Conflicts in the Middle East: Formulating new responses to crises

The Middle East Directions Programme in collaboration with the School of Transnational Governance (EUI) organised the Summer School 2017 entitled “Conflicts in the Middle East: Formulating new responses to crises”, Florence, 5-8 July 2017




The four-day summer school addressed some of the main factors of crises facing the MENA region and provides a critical analysis of current policy responses. Researchers with up-to-date empirical knowledge of conflict and crises areas engaged directly with stakeholders working on these issues. They reflected together on the new dynamics and actors that are transforming the region, on the links between local dynamics and broader trans-national trends and on possible policy options.

The Summer School follows a multi-disciplinary approach, combining both the academic expertise and the policy experience of the MEDirections research team. The training group also included external experts from the world of practice.

The Summer School welcomed practitioners working in the field of conflict prevention and resolution, mediation, prevention of violent extremism and humanitarian assistance. It is directed at government, EU Institutions and international organisations officials, as well as to practitioners from the private sector and NGOs.


The programme of the Summer School established linkages between the analysis and the practice, through training sessions which combine:

Analytical modules led by well-known academics and researchers together with local actors and practitioners. The objective was to provide the participants with a deep analysis of topics that are crucial for understanding the region and to discuss the policies designed to tackle them.

Practical modules where the participants were encouraged to reflect on and imagine policy responses through different types of case studies and simulations.

Main issues addressed

Armed conflicts and violent radicalisation, sectarianism, the crisis of state institutions are key factors which are transforming the Middle East and North Africa region (MENA). They have a profound impact on societies and on the regional order, and consequences at the international level. Effective policy responses need to be based on thorough understanding of these phenomena. Throughout the Summer School, participants had the opportunity to address these crucial issues:

Understanding and preventing violent radicalisation

Over the past few years, many Arab countries have been witnessing a new wave of violent radicalisation among the youth, as it is the case in Egypt, Iraq, Syria and  Tunisia. This phenomenon does not concern only Sunni communities, but it also affects Shia, Kurdish and Christian communities. Formuating policies to prevent violent radicalisation requires an understanding of its characterisitics and root-causes, as well as its different paths in different countries of the region and the factors that shape them.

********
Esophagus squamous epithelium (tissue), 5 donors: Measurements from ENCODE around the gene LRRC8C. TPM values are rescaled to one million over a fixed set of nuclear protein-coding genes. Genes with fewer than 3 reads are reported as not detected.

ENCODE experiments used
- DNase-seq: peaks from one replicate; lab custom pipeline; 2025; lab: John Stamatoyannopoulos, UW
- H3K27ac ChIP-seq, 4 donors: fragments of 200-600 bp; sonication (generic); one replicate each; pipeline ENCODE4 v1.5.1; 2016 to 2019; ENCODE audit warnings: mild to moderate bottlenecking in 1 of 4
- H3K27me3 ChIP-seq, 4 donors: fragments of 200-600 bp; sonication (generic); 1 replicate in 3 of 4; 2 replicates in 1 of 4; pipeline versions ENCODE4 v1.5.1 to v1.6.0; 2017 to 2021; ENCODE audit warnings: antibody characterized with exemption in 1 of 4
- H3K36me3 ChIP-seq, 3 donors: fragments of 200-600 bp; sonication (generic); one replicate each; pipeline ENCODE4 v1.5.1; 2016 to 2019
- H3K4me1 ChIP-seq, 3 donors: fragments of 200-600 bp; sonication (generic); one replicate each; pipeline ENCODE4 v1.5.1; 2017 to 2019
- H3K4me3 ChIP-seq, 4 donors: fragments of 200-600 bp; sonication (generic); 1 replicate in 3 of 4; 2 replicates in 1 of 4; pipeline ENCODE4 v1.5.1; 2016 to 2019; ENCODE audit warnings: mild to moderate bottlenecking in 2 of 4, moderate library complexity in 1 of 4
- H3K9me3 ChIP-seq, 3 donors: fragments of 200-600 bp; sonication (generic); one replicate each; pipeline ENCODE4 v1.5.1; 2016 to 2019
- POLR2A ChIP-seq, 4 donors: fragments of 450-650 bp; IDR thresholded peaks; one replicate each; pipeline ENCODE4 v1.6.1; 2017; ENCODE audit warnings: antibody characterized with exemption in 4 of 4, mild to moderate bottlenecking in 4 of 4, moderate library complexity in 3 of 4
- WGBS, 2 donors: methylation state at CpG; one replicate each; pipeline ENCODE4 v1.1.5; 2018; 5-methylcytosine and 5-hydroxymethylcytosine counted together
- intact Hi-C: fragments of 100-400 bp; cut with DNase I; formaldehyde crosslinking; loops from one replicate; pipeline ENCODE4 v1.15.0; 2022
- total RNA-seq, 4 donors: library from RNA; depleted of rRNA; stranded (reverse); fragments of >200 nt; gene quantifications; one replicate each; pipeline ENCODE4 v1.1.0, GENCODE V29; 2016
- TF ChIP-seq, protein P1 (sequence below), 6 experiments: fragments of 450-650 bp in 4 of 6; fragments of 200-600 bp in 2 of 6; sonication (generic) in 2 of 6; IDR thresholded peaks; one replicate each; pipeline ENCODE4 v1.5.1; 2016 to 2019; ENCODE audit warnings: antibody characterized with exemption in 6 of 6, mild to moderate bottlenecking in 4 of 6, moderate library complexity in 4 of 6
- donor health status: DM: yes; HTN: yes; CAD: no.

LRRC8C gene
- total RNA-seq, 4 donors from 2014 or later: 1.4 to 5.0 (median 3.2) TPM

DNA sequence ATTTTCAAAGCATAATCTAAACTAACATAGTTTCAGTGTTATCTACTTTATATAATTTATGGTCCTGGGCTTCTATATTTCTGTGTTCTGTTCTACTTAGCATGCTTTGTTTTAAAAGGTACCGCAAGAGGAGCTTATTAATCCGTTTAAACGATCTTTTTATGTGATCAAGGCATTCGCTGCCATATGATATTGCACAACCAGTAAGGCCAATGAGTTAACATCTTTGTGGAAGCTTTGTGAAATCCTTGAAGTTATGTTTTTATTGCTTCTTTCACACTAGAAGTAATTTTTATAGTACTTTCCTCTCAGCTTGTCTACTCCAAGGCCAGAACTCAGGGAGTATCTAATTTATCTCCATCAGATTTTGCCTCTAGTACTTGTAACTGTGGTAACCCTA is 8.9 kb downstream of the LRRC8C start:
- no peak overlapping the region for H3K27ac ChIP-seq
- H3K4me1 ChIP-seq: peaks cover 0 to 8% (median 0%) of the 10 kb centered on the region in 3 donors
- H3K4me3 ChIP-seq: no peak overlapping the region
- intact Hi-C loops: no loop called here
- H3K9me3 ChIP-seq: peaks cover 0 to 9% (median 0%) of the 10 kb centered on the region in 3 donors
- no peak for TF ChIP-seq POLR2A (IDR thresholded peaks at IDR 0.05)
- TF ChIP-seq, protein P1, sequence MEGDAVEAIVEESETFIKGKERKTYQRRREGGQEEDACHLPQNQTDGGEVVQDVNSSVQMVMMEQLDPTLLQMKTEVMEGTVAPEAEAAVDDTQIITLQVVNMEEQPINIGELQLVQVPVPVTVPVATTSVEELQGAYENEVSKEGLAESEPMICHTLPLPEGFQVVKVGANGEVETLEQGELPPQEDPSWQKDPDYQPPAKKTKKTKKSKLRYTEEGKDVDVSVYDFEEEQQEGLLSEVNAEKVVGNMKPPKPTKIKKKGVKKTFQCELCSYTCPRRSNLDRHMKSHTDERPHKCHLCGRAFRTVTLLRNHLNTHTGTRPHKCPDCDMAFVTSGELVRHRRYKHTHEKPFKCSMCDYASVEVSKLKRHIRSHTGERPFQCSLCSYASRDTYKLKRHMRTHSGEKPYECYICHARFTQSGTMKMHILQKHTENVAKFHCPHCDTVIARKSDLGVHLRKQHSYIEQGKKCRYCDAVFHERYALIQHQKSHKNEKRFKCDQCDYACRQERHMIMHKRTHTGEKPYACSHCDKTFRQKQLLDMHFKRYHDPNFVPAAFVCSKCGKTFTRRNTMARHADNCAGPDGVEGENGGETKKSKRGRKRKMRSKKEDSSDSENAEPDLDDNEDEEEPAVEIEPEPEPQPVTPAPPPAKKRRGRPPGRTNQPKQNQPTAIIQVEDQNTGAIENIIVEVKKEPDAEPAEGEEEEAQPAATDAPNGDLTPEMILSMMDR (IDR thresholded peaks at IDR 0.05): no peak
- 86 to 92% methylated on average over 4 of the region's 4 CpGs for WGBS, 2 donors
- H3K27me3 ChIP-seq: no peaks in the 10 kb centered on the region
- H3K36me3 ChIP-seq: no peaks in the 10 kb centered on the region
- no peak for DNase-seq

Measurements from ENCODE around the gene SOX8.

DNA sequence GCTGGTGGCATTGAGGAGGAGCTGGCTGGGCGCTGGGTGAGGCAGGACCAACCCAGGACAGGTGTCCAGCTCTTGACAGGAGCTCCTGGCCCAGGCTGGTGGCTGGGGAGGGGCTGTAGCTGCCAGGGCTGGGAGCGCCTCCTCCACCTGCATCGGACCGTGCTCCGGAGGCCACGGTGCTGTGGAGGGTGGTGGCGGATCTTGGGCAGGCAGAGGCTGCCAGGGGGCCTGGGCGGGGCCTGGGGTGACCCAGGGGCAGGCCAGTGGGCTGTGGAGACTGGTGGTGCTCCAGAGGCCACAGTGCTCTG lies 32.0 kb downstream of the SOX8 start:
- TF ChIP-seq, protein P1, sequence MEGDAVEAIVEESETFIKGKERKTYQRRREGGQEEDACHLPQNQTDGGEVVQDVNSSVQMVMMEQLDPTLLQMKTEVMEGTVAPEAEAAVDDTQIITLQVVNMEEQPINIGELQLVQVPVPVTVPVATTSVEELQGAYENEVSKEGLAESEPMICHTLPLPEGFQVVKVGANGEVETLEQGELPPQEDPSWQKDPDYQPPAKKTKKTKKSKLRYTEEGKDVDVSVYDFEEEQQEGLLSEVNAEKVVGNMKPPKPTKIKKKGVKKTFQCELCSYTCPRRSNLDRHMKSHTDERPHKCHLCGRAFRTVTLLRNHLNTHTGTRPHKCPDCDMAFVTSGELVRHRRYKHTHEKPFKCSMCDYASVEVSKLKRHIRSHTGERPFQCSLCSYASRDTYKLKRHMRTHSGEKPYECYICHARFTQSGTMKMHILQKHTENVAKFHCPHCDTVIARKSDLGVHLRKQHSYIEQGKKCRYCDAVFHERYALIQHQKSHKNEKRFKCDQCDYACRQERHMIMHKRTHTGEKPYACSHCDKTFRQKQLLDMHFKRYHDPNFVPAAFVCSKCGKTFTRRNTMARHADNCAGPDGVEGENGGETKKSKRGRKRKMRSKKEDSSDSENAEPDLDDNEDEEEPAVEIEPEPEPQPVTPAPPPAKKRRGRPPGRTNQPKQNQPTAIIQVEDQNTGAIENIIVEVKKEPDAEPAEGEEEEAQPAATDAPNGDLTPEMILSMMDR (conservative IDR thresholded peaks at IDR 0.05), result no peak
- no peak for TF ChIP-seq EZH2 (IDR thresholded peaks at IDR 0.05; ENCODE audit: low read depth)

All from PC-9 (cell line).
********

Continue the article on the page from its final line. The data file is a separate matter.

Addressing religious sectarianism

The sectarian tensions  between Christian and Muslim communities, as is the case in Egypt, or between Sunnis and Shi’as as is the case in Iraq, have deep impact on the future of the region. Addressing this challenge requires an analysis of the causes of religious and sectarian tensions, and the dynamics between regional actors, namely Iran and Saudi Arabia and local religious and political actors, as well as of the role that diplomacy, religious actors and civil society actors can play to address this challenge.

Understanding new dynamics of governance

The decline of central-state institutions and the rise of new forms of governance underlines the need for both regional and international actors to develop new tools to deal with sub-state actors that are now an essential player in Middle Eastern and North African politics. To do so,  a deep understanding is needed of these new models of governance,  their political economy, and how competition between local actors and with the central state institutions over hegemony, as illustrated by the case of border control, for example.


By the end of the Summer School, the participants:

  • Have been introduced to some of the most recent analyses and first-hand research on the key dynamics transforming the Middle East and North Africa.
  • Have been able to discuss policies and practical experiences in the field with researchers and practitioners with up-to-date, first-hand knowledge of the MENA region.
  • Have reflected on how to design more effective policy responses and initiatives based on a critical understanding of current developments on the ground.